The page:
August 14, 2017
Memorial of Saint Maximilian Kolbe, Priest and Martyr
The Gospel Today
As Jesus and his disciples were gathering in Galilee,
Jesus said to them,
“The Son of Man is to be handed over to men,
and they will kill him, and he will be raised on the third day.”
And they were overwhelmed with grief.
When they came to Capernaum,
the collectors of the temple tax approached Peter and said,
“Does not your teacher pay the temple tax?”
“Yes,” he said.
When he came into the house, before he had time to speak,
Jesus asked him, “What is your opinion, Simon?
From whom do the kings of the earth take tolls or census tax?
From their subjects or from foreigners?”
When he said, “From foreigners,” Jesus said to him,
“Then the subjects are exempt.
But that we may not offend them, go to the sea, drop in a hook,
and take the first fish that comes up.
Open its mouth and you will find a coin worth twice the temple tax.
Give that to them for me and for you.”
REFLECTION (Sem. Mark Ian V. Abu)
It is a part of Jewish tradition that a male Jew who reach a certain age have to pay the temple tax for the upkeep of the Temple of Jerusalem. This tax is an additional burden, aside from the regular taxation that Jews have to pay their Roman lords. In the Gospel for today, Jesus argued that He was exempt from this temple tax because the temple belongs to His father and therefore owned by Him as well. However, he later asked Peter to pay the dues so that he might not create commotion from the crowd.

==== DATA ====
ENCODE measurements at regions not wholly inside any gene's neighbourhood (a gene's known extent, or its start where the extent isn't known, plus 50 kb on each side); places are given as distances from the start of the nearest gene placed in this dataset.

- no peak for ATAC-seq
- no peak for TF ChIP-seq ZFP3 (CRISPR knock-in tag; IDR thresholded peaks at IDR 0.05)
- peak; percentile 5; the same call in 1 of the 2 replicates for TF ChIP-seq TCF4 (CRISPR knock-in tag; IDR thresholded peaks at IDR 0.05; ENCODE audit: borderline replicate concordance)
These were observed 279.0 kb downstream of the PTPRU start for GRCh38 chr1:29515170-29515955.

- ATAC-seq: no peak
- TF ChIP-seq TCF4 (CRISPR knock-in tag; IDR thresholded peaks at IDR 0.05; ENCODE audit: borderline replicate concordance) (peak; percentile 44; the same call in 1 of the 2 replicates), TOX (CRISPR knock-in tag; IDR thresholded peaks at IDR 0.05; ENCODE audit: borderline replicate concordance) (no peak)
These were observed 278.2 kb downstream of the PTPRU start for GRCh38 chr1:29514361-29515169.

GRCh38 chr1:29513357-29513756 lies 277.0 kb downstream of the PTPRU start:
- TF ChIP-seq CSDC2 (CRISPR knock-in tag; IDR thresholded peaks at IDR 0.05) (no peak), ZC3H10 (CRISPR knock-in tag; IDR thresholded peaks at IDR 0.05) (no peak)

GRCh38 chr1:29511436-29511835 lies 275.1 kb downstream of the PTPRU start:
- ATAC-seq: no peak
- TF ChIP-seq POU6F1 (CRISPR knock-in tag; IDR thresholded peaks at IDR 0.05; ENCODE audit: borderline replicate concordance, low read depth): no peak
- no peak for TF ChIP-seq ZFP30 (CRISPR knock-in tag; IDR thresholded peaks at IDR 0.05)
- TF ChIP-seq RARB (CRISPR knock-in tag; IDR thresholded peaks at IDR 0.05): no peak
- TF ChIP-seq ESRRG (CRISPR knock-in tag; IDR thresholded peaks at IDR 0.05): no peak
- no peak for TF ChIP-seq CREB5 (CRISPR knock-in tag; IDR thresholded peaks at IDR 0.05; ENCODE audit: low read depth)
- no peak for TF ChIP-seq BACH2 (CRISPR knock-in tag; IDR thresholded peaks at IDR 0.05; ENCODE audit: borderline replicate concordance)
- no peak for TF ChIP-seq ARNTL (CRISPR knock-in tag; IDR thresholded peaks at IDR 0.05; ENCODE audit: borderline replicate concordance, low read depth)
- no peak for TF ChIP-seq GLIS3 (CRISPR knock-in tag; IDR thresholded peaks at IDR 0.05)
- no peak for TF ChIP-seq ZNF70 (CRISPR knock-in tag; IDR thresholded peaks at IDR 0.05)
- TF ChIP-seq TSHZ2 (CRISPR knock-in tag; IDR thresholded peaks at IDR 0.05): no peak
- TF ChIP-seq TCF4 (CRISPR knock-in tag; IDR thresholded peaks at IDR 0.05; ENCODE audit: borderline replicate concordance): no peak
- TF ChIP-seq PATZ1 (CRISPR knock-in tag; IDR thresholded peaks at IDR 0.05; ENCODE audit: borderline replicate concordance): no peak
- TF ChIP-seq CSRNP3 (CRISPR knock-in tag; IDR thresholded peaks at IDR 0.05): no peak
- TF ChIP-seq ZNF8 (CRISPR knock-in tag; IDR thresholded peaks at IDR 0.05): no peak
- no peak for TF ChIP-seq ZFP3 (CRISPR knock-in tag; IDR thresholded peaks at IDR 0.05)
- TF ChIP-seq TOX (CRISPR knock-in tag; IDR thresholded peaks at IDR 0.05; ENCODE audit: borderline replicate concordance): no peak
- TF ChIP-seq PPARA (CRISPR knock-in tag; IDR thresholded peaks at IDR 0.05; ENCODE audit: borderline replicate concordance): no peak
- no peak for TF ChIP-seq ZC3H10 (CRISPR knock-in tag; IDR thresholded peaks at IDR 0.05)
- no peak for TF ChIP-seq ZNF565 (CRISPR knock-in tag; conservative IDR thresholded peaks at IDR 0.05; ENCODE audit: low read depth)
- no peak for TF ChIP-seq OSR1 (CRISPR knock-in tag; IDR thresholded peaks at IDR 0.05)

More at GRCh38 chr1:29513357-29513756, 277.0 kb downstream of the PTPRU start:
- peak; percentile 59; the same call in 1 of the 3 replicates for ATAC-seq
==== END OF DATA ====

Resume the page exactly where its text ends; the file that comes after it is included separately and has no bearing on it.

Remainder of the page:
Jesus suggested a taxation that gives priority to sons and daughters of a certain nation over the foreigners. Seemingly this is not true to our present situation in the country. Our government gives more tax incentives and exemptions to foreigners and aliens than to the natives of our own land. Outsiders are treated with utmost welcome while our own people are simply and easily laid aside. Yet, the move of Jesus to pay tax even He is a legitimate owner of the temple is a lesson of total respect to authority. And so with us, we should do things not only because we ought to do them out of duty but to give example and motivation for others to do the same.
It is the same when it comes to prayer and obligation to faith and with God. “Give to Caesar what is Caesar’s, and to God what is God’s.” Growth in one’s spirituality consists of not simply prayer and other exercises but attitudes of daily life. It includes the way we run our marriage, our family, our business, our friendships, our studies, our money matters and many more.
Jesus gives us the responsibility to continue the mission He started in our life. There is so much still to be done, both in defending and living the truth about our faith and nationality and in living out the implications of the good news of God’s love and justice. As His disciples – in our families, workplaces, schools, parish or circle of friends – we are called to be His living witnesses.